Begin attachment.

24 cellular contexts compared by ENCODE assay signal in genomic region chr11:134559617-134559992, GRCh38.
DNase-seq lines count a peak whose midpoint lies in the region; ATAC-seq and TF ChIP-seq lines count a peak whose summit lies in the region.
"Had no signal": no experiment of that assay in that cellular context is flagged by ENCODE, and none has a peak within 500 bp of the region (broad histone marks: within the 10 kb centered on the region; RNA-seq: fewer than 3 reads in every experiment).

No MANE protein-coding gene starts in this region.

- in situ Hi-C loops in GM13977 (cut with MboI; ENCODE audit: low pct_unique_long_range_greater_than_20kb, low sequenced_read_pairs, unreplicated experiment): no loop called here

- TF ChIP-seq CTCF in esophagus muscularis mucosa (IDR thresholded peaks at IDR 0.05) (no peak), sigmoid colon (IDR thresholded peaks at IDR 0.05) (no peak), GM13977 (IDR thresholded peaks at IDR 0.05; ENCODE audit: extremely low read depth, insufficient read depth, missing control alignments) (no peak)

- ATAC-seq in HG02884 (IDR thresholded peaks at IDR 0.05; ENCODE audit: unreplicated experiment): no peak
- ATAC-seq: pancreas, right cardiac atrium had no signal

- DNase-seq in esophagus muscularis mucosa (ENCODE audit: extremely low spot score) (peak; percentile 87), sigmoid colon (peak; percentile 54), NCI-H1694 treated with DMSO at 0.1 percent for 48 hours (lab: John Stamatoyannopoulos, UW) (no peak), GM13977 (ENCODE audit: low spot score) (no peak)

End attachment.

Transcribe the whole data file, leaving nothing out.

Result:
24 cellular contexts compared by ENCODE assay signal in genomic region chr11:134559617-134559992, GRCh38.
DNase-seq lines count a peak whose midpoint lies in the region; ATAC-seq and TF ChIP-seq lines count a peak whose summit lies in the region.
"Had no signal": no experiment of that assay in that cellular context is flagged by ENCODE, and none has a peak within 500 bp of the region (broad histone marks: within the 10 kb centered on the region; RNA-seq: fewer than 3 reads in every experiment).

No MANE protein-coding gene starts in this region.

- in situ Hi-C loops in GM13977 (cut with MboI; ENCODE audit: low pct_unique_long_range_greater_than_20kb, low sequenced_read_pairs, unreplicated experiment): no loop called here

- TF ChIP-seq CTCF in esophagus muscularis mucosa (IDR thresholded peaks at IDR 0.05) (no peak), sigmoid colon (IDR thresholded peaks at IDR 0.05) (no peak), GM13977 (IDR thresholded peaks at IDR 0.05; ENCODE audit: extremely low read depth, insufficient read depth, missing control alignments) (no peak)

- ATAC-seq in HG02884 (IDR thresholded peaks at IDR 0.05; ENCODE audit: unreplicated experiment): no peak
- ATAC-seq: pancreas, right cardiac atrium had no signal

- DNase-seq in esophagus muscularis mucosa (ENCODE audit: extremely low spot score) (peak; percentile 87), sigmoid colon (peak; percentile 54), NCI-H1694 treated with DMSO at 0.1 percent for 48 hours (lab: John Stamatoyannopoulos, UW) (no peak), GM13977 (ENCODE audit: low spot score) (no peak)